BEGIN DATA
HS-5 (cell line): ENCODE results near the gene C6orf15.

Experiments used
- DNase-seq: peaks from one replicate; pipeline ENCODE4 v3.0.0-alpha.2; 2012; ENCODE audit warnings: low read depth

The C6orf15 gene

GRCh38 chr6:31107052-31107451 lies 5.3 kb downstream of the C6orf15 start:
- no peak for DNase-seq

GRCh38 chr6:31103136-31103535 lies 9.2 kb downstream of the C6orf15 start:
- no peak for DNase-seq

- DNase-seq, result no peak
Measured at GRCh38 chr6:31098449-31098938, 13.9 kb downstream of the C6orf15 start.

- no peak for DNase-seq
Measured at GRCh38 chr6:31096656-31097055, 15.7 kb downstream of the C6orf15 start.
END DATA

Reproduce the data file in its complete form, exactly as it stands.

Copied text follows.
HS-5 (cell line): ENCODE results near the gene C6orf15.

Experiments used
- DNase-seq: peaks from one replicate; pipeline ENCODE4 v3.0.0-alpha.2; 2012; ENCODE audit warnings: low read depth

The C6orf15 gene

GRCh38 chr6:31107052-31107451 lies 5.3 kb downstream of the C6orf15 start:
- no peak for DNase-seq

GRCh38 chr6:31103136-31103535 lies 9.2 kb downstream of the C6orf15 start:
- no peak for DNase-seq

- DNase-seq, result no peak
Measured at GRCh38 chr6:31098449-31098938, 13.9 kb downstream of the C6orf15 start.

- no peak for DNase-seq
Measured at GRCh38 chr6:31096656-31097055, 15.7 kb downstream of the C6orf15 start.